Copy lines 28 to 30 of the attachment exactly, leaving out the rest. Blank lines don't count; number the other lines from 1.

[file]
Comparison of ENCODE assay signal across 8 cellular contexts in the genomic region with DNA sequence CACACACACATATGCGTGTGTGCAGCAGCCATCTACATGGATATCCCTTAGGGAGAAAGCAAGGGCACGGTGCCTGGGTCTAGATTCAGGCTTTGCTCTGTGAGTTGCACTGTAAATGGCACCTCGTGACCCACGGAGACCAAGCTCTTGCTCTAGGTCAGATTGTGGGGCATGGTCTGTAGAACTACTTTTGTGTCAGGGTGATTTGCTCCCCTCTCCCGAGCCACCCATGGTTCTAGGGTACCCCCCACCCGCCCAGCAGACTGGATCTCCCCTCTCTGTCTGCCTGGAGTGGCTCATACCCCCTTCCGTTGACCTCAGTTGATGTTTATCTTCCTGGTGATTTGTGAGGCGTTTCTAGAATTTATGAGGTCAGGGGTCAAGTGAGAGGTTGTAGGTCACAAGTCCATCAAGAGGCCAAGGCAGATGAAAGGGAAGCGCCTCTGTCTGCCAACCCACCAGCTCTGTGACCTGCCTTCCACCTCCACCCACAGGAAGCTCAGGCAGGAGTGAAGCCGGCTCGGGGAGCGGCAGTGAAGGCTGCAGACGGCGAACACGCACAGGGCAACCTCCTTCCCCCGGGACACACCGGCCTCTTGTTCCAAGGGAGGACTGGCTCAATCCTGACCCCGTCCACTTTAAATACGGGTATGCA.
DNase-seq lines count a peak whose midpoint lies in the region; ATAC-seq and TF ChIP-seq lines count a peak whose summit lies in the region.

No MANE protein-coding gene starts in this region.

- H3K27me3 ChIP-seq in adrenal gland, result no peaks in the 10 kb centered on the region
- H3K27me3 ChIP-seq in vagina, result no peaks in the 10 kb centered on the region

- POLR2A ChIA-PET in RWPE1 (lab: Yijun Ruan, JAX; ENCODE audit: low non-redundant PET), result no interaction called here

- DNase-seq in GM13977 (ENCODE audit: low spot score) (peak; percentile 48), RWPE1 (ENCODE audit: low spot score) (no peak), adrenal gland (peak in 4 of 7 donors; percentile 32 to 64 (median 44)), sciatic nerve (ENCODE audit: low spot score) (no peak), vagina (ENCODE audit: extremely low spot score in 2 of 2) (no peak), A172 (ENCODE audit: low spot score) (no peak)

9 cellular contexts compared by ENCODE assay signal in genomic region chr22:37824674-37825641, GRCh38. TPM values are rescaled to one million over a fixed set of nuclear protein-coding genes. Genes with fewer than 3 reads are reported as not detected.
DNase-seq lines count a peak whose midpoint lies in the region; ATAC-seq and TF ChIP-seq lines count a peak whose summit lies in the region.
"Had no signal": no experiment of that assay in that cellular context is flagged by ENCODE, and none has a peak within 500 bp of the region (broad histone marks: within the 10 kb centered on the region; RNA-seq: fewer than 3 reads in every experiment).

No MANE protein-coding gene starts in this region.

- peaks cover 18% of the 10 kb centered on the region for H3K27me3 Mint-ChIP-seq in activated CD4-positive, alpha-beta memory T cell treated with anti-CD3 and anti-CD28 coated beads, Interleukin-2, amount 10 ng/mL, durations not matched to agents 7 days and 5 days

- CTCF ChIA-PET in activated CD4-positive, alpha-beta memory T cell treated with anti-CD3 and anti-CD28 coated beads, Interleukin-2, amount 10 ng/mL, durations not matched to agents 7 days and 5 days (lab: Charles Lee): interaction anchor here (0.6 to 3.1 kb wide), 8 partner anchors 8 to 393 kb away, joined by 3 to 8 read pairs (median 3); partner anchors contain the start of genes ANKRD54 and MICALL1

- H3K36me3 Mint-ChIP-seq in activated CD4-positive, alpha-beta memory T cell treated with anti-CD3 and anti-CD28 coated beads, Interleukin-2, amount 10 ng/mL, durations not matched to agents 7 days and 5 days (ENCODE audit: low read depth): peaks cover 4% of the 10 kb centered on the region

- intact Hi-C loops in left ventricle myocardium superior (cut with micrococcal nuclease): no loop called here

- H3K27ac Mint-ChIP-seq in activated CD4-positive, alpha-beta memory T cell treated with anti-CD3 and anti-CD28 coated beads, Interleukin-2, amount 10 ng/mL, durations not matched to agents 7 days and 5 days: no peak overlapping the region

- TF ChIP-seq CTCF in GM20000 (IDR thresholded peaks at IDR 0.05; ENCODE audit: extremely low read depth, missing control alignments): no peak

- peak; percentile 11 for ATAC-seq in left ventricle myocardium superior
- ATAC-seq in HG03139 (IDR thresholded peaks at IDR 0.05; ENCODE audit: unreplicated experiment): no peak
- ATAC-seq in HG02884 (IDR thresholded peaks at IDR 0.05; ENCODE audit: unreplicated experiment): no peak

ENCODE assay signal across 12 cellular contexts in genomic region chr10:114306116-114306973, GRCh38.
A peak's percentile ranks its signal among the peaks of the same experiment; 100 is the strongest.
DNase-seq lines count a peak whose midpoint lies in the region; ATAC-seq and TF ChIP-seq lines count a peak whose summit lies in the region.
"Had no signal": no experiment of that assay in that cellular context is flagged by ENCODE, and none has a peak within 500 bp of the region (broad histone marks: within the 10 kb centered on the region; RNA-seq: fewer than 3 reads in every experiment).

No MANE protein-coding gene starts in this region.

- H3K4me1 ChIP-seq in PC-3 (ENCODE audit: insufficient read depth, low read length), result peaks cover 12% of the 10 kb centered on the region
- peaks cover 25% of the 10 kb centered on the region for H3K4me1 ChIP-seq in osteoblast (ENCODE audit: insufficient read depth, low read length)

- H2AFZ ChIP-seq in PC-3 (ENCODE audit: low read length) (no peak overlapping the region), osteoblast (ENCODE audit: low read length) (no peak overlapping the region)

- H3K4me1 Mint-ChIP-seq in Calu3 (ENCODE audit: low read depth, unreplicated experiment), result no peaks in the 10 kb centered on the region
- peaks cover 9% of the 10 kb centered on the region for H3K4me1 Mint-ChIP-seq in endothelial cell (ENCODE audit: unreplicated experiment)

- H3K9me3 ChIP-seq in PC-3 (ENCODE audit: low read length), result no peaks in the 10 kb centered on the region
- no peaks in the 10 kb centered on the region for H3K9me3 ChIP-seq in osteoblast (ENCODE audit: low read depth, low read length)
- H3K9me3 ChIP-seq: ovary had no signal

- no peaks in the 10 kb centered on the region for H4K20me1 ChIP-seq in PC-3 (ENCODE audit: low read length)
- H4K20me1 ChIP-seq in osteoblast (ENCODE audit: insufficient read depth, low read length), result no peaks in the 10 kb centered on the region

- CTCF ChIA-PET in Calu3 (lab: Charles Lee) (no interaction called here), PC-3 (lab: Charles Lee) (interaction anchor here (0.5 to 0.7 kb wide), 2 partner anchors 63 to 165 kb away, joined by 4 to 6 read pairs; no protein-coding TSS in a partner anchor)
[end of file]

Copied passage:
- H2AFZ ChIP-seq in PC-3 (ENCODE audit: low read length) (no peak overlapping the region), osteoblast (ENCODE audit: low read length) (no peak overlapping the region)

- H3K4me1 Mint-ChIP-seq in Calu3 (ENCODE audit: low read depth, unreplicated experiment), result no peaks in the 10 kb centered on the region
- peaks cover 9% of the 10 kb centered on the region for H3K4me1 Mint-ChIP-seq in endothelial cell (ENCODE audit: unreplicated experiment)